This Drummer Is At The Wrong Gig Guy Talks Neil Peart


In this week’s print edition of The Voice, we wondered whether drummer Neil Peart of Rush — which comes to the Barclays Center in Brooklyn tonight — really needs every single piece of the gargantuan kit you’ll see him surrounded by onstage this evening. We reached out to a couple of drum lifers and Peart fans (yeah, that’s probably redundant) for their opinion, including Steve “The Mad Drummer” Moore — a/k/a the “This drummer is at the wrong gig” guy. We couldn’t fit all of his words of wisdom about Neil into our piece, so here’s a bit more from our chat with Moore.

Why does Neil really need that massive drum kit? Couldn’t he get away with a smaller set-up?
The biggest reason, if you were gonna try and generalize, is if you simply looked at it like color — if you’re an artist and I give you blue and green, that’s all you can paint with. Whereas if I give you a whole rainbow of color, now you can paint a sky, now you can paint a forest, now you can paint the sun. A full landscape of different shades and colors. That’s the biggest thing. Neil likes to paint detailed landscapes with drums like very few others, and there’s nothing wrong with that.

He needs that many shades and colors?
[Laughs] Well, it’s not even a matter of what’s needed or what’s not needed. It’s simply a preference. I may give you a color photo to hang on your wall and it’s just breathtaking. The colors are so sharp and vivid, and maybe it’s a photograph of the ocean or a mountainside and it looks like you could just reach your hand in and touch it. At the same time, what if I gave you this old black-and-white portrait and there’s something about it that’s just cool. Which one’s better? It’s just a matter of what are you in the mood for that day. It’s not that you need color as much as, do you enjoy the photograph? Do you need that many drums to play a song? Of course you don’t. But if the artist is feeling inspired by all of that color, why would you want to give them a pencil?

When it comes to a drummer’s kit and the gear used, how much is about aesthetics and how much is about sound?
Honestly, that’s 50-50. That’s because of the day and age we live in. A lot of people hear with their eyes. I’m living proof of that [laughs]. But yeah, they look at a drum set and they go, ‘Oh my God I bet that sounds greeeeaat!’ Because it’s really big and really pretty.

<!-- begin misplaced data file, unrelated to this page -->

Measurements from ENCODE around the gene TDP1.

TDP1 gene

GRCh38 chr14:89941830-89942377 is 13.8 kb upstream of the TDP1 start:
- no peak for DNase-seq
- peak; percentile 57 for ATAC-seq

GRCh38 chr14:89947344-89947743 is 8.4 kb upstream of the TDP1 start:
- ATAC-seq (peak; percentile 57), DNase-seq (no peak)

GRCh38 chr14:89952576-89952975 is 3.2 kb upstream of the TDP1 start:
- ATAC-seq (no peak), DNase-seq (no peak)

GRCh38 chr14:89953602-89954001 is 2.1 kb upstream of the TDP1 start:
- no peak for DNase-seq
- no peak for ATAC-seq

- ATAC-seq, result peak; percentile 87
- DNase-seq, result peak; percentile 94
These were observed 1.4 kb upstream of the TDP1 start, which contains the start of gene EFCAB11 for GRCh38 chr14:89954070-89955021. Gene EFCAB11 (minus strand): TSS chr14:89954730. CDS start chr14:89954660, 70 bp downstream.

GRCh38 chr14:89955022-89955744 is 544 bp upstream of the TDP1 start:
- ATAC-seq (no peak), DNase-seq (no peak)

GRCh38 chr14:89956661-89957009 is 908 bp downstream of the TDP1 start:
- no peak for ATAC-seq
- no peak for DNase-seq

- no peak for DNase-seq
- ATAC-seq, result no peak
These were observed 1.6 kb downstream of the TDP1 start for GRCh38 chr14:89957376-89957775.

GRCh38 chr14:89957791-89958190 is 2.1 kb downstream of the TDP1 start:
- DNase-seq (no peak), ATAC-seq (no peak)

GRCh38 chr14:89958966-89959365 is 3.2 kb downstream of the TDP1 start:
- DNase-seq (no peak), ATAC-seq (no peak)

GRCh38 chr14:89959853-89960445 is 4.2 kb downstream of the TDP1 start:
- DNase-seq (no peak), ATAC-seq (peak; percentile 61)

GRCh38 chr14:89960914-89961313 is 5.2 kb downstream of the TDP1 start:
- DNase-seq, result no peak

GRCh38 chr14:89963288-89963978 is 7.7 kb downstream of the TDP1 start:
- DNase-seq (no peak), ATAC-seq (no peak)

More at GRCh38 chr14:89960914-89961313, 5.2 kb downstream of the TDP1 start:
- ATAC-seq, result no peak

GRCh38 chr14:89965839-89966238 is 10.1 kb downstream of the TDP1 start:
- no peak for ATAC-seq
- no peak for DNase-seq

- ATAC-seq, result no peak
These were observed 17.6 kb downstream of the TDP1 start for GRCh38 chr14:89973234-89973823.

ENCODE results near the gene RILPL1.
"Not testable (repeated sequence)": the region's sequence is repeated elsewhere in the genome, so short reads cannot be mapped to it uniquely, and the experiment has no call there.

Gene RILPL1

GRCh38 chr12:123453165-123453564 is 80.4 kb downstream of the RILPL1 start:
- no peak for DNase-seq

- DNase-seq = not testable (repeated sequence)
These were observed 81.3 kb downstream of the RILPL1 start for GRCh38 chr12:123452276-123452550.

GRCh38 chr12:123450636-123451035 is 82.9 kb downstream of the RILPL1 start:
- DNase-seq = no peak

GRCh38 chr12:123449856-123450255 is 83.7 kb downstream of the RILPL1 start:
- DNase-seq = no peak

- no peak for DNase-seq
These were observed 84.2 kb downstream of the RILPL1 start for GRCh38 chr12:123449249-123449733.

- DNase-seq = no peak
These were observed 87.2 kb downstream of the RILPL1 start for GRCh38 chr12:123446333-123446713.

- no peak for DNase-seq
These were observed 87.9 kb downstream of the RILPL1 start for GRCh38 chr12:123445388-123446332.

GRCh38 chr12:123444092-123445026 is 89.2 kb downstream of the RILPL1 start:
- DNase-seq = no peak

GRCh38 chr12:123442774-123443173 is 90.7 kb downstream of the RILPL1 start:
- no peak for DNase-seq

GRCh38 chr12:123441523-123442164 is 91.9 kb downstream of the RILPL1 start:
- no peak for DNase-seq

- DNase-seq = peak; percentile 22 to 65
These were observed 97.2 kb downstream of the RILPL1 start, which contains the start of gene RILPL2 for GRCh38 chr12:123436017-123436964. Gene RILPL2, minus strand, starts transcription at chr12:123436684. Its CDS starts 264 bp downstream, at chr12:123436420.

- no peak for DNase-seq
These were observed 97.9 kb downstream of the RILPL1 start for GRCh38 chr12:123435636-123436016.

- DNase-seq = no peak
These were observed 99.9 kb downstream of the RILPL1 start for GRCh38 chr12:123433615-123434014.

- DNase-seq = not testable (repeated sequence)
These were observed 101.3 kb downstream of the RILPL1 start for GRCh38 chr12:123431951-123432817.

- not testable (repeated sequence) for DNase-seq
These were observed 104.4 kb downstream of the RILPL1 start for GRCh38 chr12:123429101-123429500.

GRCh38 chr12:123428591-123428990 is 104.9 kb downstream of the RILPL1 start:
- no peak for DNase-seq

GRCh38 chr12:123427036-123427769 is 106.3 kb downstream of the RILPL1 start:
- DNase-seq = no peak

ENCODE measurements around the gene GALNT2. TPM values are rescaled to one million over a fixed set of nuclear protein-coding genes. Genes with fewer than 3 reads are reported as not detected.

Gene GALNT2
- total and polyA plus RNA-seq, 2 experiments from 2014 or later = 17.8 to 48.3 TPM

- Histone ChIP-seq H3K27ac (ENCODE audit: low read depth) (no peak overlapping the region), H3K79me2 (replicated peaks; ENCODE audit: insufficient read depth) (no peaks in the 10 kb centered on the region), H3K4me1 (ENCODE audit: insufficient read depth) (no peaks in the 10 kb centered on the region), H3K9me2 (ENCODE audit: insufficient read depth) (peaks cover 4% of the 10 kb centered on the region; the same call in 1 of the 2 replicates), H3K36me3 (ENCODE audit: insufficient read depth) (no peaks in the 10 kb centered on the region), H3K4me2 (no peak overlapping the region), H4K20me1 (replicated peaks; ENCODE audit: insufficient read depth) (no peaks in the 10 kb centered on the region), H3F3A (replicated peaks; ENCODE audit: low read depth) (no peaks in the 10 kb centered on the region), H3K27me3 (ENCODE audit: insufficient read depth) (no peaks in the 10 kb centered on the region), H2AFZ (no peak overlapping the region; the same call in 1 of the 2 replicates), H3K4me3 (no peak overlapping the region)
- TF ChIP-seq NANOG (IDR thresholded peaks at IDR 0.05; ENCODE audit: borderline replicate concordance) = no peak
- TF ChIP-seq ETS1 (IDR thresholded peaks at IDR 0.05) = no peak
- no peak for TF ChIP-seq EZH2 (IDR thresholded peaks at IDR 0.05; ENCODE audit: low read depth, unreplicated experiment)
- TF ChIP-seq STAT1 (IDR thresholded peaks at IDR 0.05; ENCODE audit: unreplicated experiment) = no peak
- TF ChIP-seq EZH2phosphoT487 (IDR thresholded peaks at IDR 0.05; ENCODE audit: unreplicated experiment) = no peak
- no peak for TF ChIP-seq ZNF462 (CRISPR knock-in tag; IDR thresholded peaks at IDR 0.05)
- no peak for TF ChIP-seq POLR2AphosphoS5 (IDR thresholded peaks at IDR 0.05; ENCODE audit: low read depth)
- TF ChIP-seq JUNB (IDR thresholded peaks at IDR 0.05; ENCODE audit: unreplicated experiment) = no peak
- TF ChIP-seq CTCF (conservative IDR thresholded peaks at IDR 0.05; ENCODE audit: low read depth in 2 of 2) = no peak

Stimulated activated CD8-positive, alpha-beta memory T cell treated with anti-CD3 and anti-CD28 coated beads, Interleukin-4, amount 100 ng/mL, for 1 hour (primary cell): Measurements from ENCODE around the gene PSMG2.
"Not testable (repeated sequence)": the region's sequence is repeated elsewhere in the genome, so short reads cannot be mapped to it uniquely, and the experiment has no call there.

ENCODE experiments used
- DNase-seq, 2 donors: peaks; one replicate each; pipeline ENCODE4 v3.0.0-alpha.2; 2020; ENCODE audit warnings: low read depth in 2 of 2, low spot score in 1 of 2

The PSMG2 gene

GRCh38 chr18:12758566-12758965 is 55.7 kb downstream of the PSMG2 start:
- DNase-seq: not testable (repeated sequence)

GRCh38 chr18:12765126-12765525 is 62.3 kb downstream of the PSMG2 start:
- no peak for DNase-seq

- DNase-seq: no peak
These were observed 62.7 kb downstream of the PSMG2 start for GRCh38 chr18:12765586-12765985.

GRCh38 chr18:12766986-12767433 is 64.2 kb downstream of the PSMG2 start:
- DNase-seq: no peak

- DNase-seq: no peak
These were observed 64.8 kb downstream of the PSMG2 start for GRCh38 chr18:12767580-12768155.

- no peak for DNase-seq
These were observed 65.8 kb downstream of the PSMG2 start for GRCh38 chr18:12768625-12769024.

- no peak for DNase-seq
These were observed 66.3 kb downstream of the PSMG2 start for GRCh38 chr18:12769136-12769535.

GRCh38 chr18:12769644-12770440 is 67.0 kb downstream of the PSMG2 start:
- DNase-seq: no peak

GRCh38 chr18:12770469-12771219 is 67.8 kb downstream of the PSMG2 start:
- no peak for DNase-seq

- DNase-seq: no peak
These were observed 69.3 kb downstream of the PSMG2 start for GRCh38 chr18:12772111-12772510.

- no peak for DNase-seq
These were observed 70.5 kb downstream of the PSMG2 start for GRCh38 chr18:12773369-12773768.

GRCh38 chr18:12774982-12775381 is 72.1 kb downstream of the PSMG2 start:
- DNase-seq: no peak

Do you think Neil would have any gear onstage that he doesn’t actually use, just for aesthetic purposes — to look cool, or for the effect or whatever?
I don’t believe that he would. I can’t say that about all drummers. He is such a composer of drums and that’s a big thing with Neil. When you go and see Rush, whether he’s playing “Red Barchetta” or “YYZ,” whatever it is, it’s exactly the same night after night, it’s exactly like the records. He spends a lot of time composing — every single cymbal he’s gonna hit, every single tom that he’s gonna hit, every single kick drum. It’s not just him up there jamming and having a blast. It is a total drum composition. It could be written out and played night after night no different than if you went to see the symphony. And most Rush fans wanna hear it note for note like they’ve been familiar with for 30, 40 years. So I think it’s all there for musical reasons.

What do you think of the way Neil uses electronic drums in his arsenal?
One thing that I’ve always really respected about Neil — Neil has always been very big on reproducing the sound live. In other words, you’ll go see some band, they’ll use loops or backing tapes and play along with that. Some drummers use electronic triggers to get their bass drums to sound exactly the same whether it’s a big room or small room. It’s a very controversial thing. Some people use the term “cheating” because a lot of the extreme metal guys will trigger their bass drums because the sound is very articulate and clear and a little easier to keep consistent. And people go, “Oh, well, if he didn’t have the triggers he wouldn’t sound as good.” But Neil, he has a lot of pads and a lot of triggers around his set , but when he’s playing the show he’s hitting all of those pads live and he’s not trying to pull a fast one or anything like that. It’s just to accentuate what he does — everyone knows he’s able to play just about anything without the help of electronics, that’s why he’s such a legend. And to incorporate that [with acoustic drums] the way Neil does, it’s certainly an art. Because otherwise it’s like dropping a brick on a cushiony pillow.

So ultimately, can you imagine him scaling back his kit, maybe simplifying things a bit?
I’m sure he’ll always keep learning and experimenting with his instrument — the drums and hardware he uses and how much of it he uses. That’s what the great masters like Neil always do, and that’s why he’s thought of as one of the greatest drummers in history. I don’t know how much he wants to change. Some people look at [their drums] as tools, but a lot of people look at it as an extension of themselves. They look at their snare drum no different than they would look at their left leg. “That’s my snare drum, that’s my sound, I know exactly what that drum will do and I know what I can do when all my drums are set up like this.” And when they hit them it feels the same as hitting their foot or their leg. Not to sound geeky, but it’s truly an extension of themselves. That’s how in touch they are with the energy of that instrument. It’s hard to say whether deep down Neil ever wants to scale it back. Look, there’s days you don’t want a steak dinner and you don’t want the appetizer and the baked potato and the nice dessert — you just wanna go grab a corn dog. And there’s nothin’ wrong with a corn dog!